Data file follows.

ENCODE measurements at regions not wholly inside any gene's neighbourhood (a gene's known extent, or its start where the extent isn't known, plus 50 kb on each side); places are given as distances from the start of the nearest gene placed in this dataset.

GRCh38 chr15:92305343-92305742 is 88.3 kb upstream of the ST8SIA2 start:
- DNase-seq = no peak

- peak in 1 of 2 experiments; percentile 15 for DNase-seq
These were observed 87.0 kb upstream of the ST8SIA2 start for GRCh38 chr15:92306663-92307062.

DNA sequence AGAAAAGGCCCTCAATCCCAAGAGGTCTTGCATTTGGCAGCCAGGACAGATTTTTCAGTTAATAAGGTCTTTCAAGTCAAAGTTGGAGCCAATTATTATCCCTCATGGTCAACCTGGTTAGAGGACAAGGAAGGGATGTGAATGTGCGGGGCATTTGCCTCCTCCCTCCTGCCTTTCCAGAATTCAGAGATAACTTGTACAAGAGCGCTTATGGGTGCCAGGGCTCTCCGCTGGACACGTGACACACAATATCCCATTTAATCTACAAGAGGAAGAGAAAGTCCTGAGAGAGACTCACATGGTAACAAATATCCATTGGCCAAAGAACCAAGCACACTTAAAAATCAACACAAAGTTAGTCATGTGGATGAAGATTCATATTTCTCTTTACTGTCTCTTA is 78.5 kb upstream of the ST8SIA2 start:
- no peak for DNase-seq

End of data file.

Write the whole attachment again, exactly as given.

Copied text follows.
ENCODE measurements at regions not wholly inside any gene's neighbourhood (a gene's known extent, or its start where the extent isn't known, plus 50 kb on each side); places are given as distances from the start of the nearest gene placed in this dataset.

GRCh38 chr15:92305343-92305742 is 88.3 kb upstream of the ST8SIA2 start:
- DNase-seq = no peak

- peak in 1 of 2 experiments; percentile 15 for DNase-seq
These were observed 87.0 kb upstream of the ST8SIA2 start for GRCh38 chr15:92306663-92307062.

DNA sequence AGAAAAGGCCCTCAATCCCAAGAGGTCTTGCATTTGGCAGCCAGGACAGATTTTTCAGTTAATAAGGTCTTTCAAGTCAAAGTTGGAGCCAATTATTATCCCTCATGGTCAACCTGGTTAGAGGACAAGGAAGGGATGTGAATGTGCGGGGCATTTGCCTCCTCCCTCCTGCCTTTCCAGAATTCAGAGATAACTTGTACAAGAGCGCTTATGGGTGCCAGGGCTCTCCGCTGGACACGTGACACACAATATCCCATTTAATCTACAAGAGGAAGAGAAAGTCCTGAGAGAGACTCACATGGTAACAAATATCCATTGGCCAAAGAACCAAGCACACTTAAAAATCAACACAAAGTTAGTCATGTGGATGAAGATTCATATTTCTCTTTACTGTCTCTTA is 78.5 kb upstream of the ST8SIA2 start:
- no peak for DNase-seq